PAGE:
Plastic Wax Factory Vol 02 76 - DE VERMIS MYSTERIIS

Acrylic Glass Print

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      This numbered edition Acrylic Glass Print, designed by William King, comes with a numbered and signed certificate of authenticity. Printed on archival-quality photo paper mounted on the back of a 1/8" thick, clear acrylic substrate, this artwork comes ready to hang on a wire attached to a wooden frame fixed on the back.

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      About this Artwork

      DE VERMIS MYSTERIIS. Book written by Ludwig Prinn circa 1542. (Though a date of 1484 has also been given, this time is more historically likely.) Just before the author's death at the hands of the Inquisition, unknown individuals smuggled this volume out of his cell. One year after its author's death, a Latin edition of De Vermis Mysteriis was published in Cologne. This is considered the sole reliable printing of this manuscript. When the Church found out about the book, they considered it to be so dangerous that Pope Pius V banned it in 1569. In 1587, a black-letter German translation was made in Dusseldorf; this edition, however, is of less usefulness to the scholar, as much of the material found in the Latin edition was expurgated. Another (perhaps Latin?) edition was published in Prague in 1809, though no other information on this run has been found. Several English translations of De Vermis Mysteriis have been made over the centuries. The first, which came from the noted fraud and magician Edward Kelley, was published in London in 1573. In 1670, Johann Lindenmuth of Nuremberg translated the book into German as Die geheimnisvollen Wurme; it was never printed, and the location of the manuscript is unknown. During the 19th century, a "Clergyman X" published a heavily expurgated English pamphlet delineating the contents of the book's most famous chapter, "Saracenic Rituals", but due to certain omissions, it is almost useless to the serious scholar. A Mr. Charles Leggett translated an English version of the book from the German in 1821, and a few copies, published in a very limited edition and illustrated by woodcuts from the original Latin. However, this book is not considered as valuable as the Latin edition. Another edition, published in 1895 by Starry Wisdom Press, has not yet been located. Copies of De Vermis Mysteriis may be found at the Huntingdon Library in California, the Starry Wisdom Church in Providence, and Miskatonic University. The British Museum possesses a complete German edition as well as half of the original Latin, though the latter is in very poor condition. A copy kept at the Brichester University Library was burned in the Sixties. One Latin copy was kept at one time in the now-deserted town of Jerusalem's Lot, Massachusetts, but it probably disappeared with that town's inhabitants in 1789. A great deal of this copy was written in characters that resembled the runic alphabets of the Celts. It may be that Prinn came upon a copy of the Druidic rituals which the Roman scribes preserved and used it in a portion of his manuscript, or possibly the "runes" are part of a cipher used to conceal matters of great import. With the lack of any readily accessible copy of the book, it is difficult to tell whether this manuscript is unique or if this oddity may also be found in the other editions. De Vermis Mysteriis is divided into sixteen chapters, each dealing with a different topic such as divination, familiars, necromancy, elementals, and vampires. The most famous chapter deals with the rituals of the Saracens, from whom Prinn had learned during his imprisonment after the Crusades. This book includes spells to call down invisible monsters from the skies, along with tales of Byatis and the worm-wizards of Irem, the true nature of the Egyptian crocodile-god Sebek, the formula of the drug known as Liao, and a series of operations intended to speed the transformation of a human-deep one hybrid. Users should be cautious—a love philter described therein has had unexpected effects, while a rite involving aconite, belladonna, corpse-fat candles, a blue chalk circle, and an animal sacrifice may only bring short-term prosperity to the magician. The Plastic Wax Factory, purveyors of intricate and fine molten effigies. All your gods, demons, monsters and creatures of the abyss to Leech Lords of the Cthulhu mythos, witches, warlocks, and lunatic residents of asylums the world over still murmuring their arcane incantations. Plus the odd tome, sigil, place of interest and manifestations of magical mumblings amongst the cursed. All are represented here in glorious molten plastic wax, set alight and melted into puddles of primordial grotesquerie. Recommended for the mad and delirious and those fine folks from Leeds, Hull and Scarborough.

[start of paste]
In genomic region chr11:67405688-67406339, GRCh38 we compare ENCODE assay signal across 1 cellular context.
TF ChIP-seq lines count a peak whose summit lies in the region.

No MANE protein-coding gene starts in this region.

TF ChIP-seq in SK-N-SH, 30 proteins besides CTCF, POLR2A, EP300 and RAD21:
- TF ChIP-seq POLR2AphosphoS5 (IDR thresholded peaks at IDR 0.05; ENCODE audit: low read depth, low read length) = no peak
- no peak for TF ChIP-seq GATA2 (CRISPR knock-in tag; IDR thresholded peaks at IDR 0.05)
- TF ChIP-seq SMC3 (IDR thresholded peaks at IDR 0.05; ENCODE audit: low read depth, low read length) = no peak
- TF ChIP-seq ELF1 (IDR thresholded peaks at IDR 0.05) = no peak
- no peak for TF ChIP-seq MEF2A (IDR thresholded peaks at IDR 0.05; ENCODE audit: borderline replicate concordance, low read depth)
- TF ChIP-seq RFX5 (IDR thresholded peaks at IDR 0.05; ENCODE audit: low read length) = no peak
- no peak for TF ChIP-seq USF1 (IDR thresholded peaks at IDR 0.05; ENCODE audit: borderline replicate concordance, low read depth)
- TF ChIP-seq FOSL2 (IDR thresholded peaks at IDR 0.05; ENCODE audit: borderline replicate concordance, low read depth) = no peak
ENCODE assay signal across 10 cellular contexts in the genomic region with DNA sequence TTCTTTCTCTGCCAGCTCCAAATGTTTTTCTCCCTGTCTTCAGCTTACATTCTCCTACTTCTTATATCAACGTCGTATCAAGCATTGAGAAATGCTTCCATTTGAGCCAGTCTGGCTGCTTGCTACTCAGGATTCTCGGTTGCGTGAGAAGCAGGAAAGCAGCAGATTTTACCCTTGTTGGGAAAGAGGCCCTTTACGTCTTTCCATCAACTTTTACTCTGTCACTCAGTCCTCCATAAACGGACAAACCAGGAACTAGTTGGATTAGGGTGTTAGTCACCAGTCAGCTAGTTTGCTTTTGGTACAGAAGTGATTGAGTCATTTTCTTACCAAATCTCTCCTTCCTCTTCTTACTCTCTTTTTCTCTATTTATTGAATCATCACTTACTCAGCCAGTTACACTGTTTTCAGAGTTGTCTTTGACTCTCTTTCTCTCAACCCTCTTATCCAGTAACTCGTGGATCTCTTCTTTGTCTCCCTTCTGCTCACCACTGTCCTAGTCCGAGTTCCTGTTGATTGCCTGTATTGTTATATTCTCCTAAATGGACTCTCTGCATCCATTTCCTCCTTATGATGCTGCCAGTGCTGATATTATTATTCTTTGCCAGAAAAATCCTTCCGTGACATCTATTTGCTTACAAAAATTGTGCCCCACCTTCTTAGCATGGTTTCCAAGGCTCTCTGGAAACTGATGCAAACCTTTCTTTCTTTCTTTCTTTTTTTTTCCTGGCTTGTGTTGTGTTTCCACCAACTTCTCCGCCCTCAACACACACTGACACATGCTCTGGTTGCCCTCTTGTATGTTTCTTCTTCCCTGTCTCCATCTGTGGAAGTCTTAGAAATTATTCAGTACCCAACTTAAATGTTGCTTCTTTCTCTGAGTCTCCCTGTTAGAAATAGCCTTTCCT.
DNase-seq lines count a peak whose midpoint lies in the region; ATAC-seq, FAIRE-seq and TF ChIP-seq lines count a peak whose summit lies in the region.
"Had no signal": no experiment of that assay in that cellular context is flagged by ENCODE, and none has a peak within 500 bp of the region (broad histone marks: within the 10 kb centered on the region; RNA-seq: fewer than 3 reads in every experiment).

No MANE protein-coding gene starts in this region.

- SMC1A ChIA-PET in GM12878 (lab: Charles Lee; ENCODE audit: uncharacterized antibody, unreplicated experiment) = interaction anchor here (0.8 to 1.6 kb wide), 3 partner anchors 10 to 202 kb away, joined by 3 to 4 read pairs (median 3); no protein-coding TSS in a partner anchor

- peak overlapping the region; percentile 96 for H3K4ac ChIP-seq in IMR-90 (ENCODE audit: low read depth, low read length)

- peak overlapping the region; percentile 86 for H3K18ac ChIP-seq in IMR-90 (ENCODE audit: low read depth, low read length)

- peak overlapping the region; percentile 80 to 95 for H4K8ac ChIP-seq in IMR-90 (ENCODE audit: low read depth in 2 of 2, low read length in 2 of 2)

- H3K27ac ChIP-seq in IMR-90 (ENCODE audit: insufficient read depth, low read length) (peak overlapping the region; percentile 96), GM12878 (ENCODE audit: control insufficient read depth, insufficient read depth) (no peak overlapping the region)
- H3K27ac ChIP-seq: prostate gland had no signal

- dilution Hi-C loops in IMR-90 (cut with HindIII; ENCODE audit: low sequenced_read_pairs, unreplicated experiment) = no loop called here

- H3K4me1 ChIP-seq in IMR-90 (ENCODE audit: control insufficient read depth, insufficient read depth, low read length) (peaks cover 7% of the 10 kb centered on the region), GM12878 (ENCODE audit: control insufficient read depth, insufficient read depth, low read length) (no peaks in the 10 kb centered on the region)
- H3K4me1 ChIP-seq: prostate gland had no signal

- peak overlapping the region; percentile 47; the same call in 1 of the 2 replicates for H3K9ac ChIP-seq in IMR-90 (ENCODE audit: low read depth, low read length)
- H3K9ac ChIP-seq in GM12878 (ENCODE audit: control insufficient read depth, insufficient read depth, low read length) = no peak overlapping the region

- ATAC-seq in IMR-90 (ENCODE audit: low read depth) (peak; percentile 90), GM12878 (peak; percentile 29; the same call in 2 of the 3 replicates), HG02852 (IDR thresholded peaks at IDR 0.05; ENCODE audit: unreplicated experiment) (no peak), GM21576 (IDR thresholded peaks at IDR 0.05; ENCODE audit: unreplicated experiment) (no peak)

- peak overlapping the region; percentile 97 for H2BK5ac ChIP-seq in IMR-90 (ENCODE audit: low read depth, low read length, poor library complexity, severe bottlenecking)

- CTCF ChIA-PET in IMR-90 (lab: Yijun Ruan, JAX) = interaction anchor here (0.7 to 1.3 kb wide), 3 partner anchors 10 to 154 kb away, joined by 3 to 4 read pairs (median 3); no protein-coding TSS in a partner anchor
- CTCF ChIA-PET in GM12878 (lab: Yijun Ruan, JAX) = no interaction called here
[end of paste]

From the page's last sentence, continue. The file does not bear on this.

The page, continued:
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      William King

      Scarborough, United Kingdom

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